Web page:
NUTRITION CAN HELP HIGH BLOOD PRESSURE – NJ NY NUTRITIONIST EXPLAINS

Nutrition Recommendations for Hypertension (High Blood Pressure)

Hypertension, or high blood pressure, affects an astounding twenty-five percent of Americans. Although it frequently presents few or no symptoms, this condition costs more than ten billion dollars annually.

What is Hypertension?

With each beat, the heart pushes blood through the circulatory system, delivering oxygen and nutrients to every part of the body, and carrying away debris. Blood pressure is measured by recording the force with which the blood travels. For most people, when blood pressure reaches 120/80, it is seen as high and usually requires treatment. The first number represents “systolic” pressure, which is the result of the hearts contraction; the second number measures “diastolic” pressure, which is the pressure when the heart rests.  Both numbers are meaningful, but it is a high systolic number indicates a higher risk of cardiovascular disease.

Who’s at Risk?

High blood pressure is implicated in the development of other conditions, including arteriosclerosis, kidney disease, stroke, and heart disease. Some segments of the population, such as African-Americans or those with a family history of hypertension, have a greater than average risk of developing the disease. So are older people. However, many known risk factors are in fact controllable through lifestyle changes; these include smoking, lack of exercise, obesity, stress, and a diet too high in sodium, caffeine, and alcohol.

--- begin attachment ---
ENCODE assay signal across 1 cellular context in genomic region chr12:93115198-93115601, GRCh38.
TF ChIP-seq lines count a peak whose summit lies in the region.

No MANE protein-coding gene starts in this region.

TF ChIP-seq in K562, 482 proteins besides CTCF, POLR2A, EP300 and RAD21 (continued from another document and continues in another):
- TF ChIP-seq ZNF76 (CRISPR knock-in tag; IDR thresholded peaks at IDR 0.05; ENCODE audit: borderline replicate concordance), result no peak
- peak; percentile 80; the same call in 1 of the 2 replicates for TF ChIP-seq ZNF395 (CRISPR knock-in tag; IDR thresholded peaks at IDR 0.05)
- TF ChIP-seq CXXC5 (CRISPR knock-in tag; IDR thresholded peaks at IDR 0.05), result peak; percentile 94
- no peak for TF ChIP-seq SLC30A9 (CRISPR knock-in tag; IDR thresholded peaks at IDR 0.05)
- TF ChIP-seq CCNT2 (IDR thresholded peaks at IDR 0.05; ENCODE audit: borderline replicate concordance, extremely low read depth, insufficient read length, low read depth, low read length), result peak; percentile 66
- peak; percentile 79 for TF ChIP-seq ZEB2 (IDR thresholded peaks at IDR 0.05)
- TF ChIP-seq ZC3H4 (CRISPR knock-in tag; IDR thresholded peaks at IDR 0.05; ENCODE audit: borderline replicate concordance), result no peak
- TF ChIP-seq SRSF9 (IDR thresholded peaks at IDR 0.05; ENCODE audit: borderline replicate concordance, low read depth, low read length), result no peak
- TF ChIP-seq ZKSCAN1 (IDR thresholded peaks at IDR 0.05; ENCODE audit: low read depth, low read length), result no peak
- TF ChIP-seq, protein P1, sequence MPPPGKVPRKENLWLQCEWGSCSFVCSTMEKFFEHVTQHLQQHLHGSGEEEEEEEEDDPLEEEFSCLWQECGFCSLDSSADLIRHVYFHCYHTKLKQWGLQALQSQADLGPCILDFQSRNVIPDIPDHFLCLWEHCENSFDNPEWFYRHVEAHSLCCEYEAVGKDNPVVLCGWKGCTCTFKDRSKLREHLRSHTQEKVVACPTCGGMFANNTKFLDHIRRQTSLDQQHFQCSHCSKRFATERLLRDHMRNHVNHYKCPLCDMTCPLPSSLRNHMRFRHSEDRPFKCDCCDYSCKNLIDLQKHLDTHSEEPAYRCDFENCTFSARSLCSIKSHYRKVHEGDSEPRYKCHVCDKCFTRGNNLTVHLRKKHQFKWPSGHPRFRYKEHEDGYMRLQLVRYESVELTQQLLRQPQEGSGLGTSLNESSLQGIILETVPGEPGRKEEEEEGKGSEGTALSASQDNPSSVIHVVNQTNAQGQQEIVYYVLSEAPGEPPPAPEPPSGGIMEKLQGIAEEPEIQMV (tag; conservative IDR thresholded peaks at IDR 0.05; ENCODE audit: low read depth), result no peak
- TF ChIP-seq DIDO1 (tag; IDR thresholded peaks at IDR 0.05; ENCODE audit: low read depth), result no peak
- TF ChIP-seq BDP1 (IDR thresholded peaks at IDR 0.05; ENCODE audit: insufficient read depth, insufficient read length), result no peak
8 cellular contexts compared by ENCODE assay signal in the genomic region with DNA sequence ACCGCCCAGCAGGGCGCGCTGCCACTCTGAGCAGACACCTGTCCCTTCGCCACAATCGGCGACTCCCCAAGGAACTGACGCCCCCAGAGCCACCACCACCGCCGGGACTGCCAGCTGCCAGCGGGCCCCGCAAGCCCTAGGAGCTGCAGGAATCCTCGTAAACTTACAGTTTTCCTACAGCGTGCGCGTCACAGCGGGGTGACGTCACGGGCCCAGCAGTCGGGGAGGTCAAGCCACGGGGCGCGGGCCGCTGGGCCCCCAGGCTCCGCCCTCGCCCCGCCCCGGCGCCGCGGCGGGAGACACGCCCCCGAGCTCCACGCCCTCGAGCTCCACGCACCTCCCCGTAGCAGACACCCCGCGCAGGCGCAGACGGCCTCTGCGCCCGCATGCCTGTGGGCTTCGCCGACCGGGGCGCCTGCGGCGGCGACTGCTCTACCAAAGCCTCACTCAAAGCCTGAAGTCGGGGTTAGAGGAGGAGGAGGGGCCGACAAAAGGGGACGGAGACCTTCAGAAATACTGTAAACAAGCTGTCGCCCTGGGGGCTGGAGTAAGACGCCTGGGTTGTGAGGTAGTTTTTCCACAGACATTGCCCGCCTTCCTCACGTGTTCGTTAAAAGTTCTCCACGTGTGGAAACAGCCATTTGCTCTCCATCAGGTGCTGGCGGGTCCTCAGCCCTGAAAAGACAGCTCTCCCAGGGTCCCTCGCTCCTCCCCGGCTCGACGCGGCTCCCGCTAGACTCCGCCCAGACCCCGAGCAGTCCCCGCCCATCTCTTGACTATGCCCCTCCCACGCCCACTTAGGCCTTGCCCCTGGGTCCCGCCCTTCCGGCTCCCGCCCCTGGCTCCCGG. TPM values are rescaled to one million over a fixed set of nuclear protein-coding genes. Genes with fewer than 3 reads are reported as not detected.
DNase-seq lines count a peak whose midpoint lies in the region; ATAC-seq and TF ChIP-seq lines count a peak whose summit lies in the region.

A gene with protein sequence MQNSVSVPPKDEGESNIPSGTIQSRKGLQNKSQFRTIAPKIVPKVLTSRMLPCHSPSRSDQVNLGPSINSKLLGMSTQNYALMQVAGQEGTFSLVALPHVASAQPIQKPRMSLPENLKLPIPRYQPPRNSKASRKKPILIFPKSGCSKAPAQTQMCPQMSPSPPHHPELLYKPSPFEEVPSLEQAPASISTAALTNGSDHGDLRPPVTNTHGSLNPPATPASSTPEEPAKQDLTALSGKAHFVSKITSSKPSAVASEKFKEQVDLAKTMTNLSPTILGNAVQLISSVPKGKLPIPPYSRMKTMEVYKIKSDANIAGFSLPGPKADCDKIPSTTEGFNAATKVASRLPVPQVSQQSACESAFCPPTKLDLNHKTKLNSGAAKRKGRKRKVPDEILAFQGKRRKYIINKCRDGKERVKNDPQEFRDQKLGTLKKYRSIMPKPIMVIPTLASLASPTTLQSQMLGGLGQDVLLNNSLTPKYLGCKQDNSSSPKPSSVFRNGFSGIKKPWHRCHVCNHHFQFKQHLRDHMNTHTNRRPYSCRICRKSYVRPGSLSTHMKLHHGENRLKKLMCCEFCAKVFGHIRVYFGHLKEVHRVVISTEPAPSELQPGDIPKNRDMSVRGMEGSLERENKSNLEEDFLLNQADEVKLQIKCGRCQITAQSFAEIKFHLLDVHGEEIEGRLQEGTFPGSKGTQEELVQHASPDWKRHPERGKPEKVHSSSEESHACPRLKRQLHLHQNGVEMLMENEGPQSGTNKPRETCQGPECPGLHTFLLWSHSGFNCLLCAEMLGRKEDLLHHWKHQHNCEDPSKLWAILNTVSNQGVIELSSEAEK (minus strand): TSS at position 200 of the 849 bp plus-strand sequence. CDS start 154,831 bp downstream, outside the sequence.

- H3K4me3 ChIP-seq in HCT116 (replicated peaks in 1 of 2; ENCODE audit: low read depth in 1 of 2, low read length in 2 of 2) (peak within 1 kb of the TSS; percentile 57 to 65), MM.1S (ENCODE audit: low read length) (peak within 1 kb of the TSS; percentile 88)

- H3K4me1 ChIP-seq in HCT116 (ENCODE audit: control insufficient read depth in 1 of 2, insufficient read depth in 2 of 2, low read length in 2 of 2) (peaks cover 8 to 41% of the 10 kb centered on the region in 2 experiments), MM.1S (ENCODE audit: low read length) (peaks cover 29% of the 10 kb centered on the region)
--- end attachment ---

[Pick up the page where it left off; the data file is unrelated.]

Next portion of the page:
What about salt?

Changes in diet and lifestyle can actually help lower the risk of developing hypertension. Although a diet high in sodium is considered a risk factor, the actual intake of sodium is not the cause of the problem. But an overuse of salt disturbs the chemical balance of the body; other minerals, especially potassium, must be properly balanced against each other. We need to ingest more potassium than sodium. Consciously lowering the amount of salt you use while increasing the high-potassium foods consumed is an important step.

Flavor-enhancers such as spices and herbs can help to replace salt in the diet; also remember that packaged and canned goods can be high in salt.

There are several simple ways to start taking control of your diet:

* To add up to 30 grams a day of water-soluble fiber, eat 6-8 servings of whole grains, fruits, and vegetables

* Include legumes such as beans and lentils as a source of protein

* High-potassium foods include bananas, avocados, oranges, greens such as kale, seaweed, asparagus, potatoes, tomatoes, and apples

* Eat less saturated animal fat; choose lean meats and fish

* Include foods high in omega-3 fatty acids, such as cold-water fish (salmon, herring, mackerel, and halibut), flaxseed oil and walnuts

* Avoid hydrogenated or partially hydrogenated vegetable oils that produce trans fatty acids. Read labels!

* Use less salt when cooking, and don’t add salt to your food at the table

* Have no more than one serving per day of alcohol and caffeine-rich drinks

* Increase physical activity; a daily walk can make a big difference

* Ask your doctor or nutritionist about supplemental vitamins and minerals

* Monitor your blood pressure regularly

DIET AND NUTRITION CAN GREATLY HELP HIGH BLOOD PRESSURE/HYPERTENSION … CLICK THE LINK TO LEARN MORE ABOUT NUTRITION SERVICES FOR HEART ISSUES

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